Is it safe to fill up your car with cheap gas?

Is cheap always better?
by Ferman Lao | Aug 14, 2017


With all the photos going viral showing cheap gas prices, is it safe for our cars to be filled up with these affordable fuels? Because the stuff sold at the top three gas stations is a pain in the a**. Will it be okay if we gas up at cheap and 'generic' gas stations? Because it's a whole lot cheaper. What are your insights? Hoping to hear from you. More power! If ever you are gonna post this do keep me anonymous. Thank you and more power! 

Fuel miser

 

Hi anonymous fuel miser,

I don't exactly know what you mean by 'generic' gas stations, but if you mean unbranded fuel from an unknown source sold by a shady looking gas station on a lonely highway, with a service garage full of cars and a hotel packed with the owners of said vehicles, I would probably pass on it if I had a choice.

On the other hand, most fuels sold at almost any reputable gas station these days have to pass certain standards. The standards ensure that any fuels that comply will perform just like any other fuel that meets the same standards. It shouldn't matter who sells it or where it is sold from in most cases.

My advice, find a gas station that enables the best performance while giving you the lowest peso per kilometer cost and drivability for your car, and stick with it.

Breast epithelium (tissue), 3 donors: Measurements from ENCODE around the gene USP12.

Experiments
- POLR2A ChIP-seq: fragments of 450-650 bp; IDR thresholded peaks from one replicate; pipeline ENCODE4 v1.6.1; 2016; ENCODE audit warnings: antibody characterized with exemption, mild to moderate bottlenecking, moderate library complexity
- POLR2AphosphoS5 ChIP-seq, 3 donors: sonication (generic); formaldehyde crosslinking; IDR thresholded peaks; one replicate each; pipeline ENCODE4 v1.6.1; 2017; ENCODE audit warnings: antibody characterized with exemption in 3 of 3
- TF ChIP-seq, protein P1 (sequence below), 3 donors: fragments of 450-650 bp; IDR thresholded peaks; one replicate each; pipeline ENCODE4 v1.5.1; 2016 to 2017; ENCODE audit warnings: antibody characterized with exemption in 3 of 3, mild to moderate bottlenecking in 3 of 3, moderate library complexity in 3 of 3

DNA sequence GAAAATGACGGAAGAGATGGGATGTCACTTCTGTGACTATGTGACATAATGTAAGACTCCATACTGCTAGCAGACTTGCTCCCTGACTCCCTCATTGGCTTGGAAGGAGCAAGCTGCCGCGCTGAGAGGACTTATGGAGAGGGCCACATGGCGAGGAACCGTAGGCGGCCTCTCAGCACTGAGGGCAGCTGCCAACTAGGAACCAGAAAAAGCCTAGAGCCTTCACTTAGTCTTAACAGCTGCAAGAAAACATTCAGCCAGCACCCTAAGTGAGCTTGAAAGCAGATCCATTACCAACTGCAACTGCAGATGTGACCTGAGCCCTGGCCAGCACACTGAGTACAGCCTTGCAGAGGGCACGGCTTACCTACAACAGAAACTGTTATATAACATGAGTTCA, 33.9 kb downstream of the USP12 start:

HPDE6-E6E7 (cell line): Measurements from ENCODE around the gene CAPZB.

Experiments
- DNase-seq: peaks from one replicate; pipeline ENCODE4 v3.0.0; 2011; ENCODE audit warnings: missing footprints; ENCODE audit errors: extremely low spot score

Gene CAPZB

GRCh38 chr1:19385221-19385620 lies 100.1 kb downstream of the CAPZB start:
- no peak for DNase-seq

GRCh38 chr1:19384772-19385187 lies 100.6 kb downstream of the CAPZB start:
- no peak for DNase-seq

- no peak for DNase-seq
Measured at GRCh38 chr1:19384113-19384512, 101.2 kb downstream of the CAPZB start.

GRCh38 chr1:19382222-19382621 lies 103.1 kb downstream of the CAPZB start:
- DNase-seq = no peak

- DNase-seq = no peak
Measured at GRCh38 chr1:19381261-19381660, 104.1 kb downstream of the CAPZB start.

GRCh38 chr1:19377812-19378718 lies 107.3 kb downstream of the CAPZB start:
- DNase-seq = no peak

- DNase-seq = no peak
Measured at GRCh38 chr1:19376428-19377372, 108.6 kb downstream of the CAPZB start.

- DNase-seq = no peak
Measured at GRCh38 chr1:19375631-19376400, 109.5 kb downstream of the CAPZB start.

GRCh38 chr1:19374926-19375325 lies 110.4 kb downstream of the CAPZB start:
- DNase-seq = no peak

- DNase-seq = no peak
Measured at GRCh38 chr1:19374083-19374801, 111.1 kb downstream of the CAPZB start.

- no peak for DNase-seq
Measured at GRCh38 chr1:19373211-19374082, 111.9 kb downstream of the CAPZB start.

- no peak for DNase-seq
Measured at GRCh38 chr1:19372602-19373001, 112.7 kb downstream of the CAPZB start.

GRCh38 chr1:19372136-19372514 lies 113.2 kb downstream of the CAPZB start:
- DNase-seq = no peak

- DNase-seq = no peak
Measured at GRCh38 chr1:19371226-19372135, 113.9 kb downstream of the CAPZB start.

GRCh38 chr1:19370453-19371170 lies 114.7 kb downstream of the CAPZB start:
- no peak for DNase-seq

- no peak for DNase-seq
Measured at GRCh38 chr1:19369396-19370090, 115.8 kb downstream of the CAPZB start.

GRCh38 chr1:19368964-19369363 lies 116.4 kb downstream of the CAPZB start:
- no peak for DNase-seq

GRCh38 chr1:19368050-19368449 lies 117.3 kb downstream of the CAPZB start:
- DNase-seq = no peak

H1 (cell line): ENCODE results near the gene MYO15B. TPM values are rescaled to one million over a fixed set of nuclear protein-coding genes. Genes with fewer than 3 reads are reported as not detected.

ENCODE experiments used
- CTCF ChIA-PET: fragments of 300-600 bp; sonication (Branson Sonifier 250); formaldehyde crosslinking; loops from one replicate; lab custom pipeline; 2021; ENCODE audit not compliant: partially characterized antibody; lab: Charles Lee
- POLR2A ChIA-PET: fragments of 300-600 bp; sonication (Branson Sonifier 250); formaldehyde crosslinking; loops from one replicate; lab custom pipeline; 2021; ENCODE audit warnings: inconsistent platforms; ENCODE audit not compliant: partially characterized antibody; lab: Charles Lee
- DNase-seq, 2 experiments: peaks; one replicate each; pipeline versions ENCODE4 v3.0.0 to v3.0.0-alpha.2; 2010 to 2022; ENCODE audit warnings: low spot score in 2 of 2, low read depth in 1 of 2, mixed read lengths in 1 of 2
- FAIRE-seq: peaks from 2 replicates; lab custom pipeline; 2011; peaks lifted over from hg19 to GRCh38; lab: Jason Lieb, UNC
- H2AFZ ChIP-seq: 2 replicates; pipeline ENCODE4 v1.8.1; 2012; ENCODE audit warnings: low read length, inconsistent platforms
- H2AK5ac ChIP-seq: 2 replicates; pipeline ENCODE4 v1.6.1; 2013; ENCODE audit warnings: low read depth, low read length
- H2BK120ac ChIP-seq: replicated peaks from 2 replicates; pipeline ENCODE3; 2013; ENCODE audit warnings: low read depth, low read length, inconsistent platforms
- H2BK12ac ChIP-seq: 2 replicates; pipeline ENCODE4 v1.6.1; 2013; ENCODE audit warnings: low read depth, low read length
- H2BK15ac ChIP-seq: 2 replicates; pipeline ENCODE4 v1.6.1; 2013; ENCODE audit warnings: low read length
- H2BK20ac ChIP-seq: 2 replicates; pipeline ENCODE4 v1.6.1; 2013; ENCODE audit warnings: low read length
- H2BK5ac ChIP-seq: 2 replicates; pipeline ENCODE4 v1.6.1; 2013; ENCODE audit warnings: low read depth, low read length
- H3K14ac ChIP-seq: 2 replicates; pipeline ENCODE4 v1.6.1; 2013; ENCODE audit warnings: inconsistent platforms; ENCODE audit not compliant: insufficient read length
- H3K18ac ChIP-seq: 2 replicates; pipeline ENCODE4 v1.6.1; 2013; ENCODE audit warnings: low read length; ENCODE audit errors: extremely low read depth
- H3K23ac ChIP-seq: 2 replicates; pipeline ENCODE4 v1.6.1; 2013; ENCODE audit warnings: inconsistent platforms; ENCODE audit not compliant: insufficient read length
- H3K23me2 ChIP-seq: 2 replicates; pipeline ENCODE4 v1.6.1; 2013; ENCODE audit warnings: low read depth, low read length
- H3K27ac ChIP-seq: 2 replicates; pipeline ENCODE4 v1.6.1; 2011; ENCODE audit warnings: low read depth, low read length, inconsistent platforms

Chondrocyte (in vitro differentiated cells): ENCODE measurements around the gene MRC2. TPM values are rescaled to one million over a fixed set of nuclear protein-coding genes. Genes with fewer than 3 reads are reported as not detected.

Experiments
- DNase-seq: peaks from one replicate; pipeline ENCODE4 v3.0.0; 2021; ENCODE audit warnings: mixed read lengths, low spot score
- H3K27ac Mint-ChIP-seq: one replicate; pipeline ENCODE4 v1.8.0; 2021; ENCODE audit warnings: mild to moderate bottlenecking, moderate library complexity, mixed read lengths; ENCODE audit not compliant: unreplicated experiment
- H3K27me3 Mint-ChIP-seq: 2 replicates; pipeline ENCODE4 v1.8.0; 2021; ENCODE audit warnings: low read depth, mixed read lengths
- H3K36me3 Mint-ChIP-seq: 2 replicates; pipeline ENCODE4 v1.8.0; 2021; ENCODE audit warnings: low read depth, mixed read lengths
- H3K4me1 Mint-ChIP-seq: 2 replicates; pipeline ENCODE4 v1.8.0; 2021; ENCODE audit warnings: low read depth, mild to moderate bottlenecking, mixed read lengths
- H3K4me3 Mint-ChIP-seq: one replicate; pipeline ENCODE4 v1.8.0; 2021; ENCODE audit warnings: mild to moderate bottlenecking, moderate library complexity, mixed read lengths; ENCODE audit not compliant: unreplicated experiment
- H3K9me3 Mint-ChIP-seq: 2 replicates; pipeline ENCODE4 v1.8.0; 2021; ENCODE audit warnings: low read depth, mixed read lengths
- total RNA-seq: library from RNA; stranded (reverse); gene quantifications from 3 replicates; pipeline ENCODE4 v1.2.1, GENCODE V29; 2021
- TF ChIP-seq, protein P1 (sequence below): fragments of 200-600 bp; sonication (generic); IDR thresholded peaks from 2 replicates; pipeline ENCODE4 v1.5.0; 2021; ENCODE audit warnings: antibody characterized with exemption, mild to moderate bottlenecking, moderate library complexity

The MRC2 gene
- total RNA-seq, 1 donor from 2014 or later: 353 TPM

I've touched on how to compute for it elsewhere but the summary is:

Continue reading below ↓

1) Compute for kilometer per liter traveled by topping off each time you refill your tank, then divide your total kilometers traveled by the number of liters it took you to refill your tank.

2) Compute for cost per kilometer by dividing the cost per liter by the number of kilometers per liter you got above. The result will be a peso per kilometer figure. A lower number is better.

Ferman Lao

Technical editor

Also Read

View other articles about:
WE RECOMMEND
MORE FROM THE SUMMIT MEDIA NETWORK
SPONSORED CONTENT
PHOTO: ramzi hashisho/Freeimages
  • Quiz Results

  • TGP Rating
    --/20
    Engine
    --
    Power
    --
    Torque
    --
    Transmission
    --
    Fuel
    --
    1.8 E CVT
    Starts at P1,110,000
    TGP Rating:
    --/20
    Pros
    Light on amenities, Honda kept styling it long after it was done.
    Cons
    Light on amenities, Honda kept styling it long after it was done.
    Verdict
    Honda’s winningest combination comes when you opt for a six-speed manual transmission available in the Civic hatchback Sport, in which …
    Learn More
  • TGP Rating:
    /20

    Starts at ₱

    TGP Rating:
    /20
    Starts at ₱